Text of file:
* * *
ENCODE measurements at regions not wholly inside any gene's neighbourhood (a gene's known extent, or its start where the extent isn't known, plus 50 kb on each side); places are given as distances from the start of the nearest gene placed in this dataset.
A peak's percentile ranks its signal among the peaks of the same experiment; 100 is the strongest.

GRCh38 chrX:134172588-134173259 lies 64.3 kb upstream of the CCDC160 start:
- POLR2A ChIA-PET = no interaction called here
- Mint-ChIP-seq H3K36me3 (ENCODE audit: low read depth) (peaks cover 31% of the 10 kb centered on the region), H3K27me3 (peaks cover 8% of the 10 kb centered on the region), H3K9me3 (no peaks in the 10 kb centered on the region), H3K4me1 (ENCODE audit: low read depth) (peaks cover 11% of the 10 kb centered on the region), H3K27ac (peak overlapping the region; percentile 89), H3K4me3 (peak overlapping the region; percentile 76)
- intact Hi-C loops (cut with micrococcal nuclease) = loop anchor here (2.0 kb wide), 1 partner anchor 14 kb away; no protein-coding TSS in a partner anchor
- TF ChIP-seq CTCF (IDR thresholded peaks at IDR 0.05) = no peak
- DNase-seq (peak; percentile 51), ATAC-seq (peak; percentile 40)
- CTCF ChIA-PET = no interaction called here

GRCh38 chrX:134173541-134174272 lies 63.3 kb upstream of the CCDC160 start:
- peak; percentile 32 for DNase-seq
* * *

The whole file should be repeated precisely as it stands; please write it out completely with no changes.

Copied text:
ENCODE measurements at regions not wholly inside any gene's neighbourhood (a gene's known extent, or its start where the extent isn't known, plus 50 kb on each side); places are given as distances from the start of the nearest gene placed in this dataset.
A peak's percentile ranks its signal among the peaks of the same experiment; 100 is the strongest.

GRCh38 chrX:134172588-134173259 lies 64.3 kb upstream of the CCDC160 start:
- POLR2A ChIA-PET = no interaction called here
- Mint-ChIP-seq H3K36me3 (ENCODE audit: low read depth) (peaks cover 31% of the 10 kb centered on the region), H3K27me3 (peaks cover 8% of the 10 kb centered on the region), H3K9me3 (no peaks in the 10 kb centered on the region), H3K4me1 (ENCODE audit: low read depth) (peaks cover 11% of the 10 kb centered on the region), H3K27ac (peak overlapping the region; percentile 89), H3K4me3 (peak overlapping the region; percentile 76)
- intact Hi-C loops (cut with micrococcal nuclease) = loop anchor here (2.0 kb wide), 1 partner anchor 14 kb away; no protein-coding TSS in a partner anchor
- TF ChIP-seq CTCF (IDR thresholded peaks at IDR 0.05) = no peak
- DNase-seq (peak; percentile 51), ATAC-seq (peak; percentile 40)
- CTCF ChIA-PET = no interaction called here

GRCh38 chrX:134173541-134174272 lies 63.3 kb upstream of the CCDC160 start:
- peak; percentile 32 for DNase-seq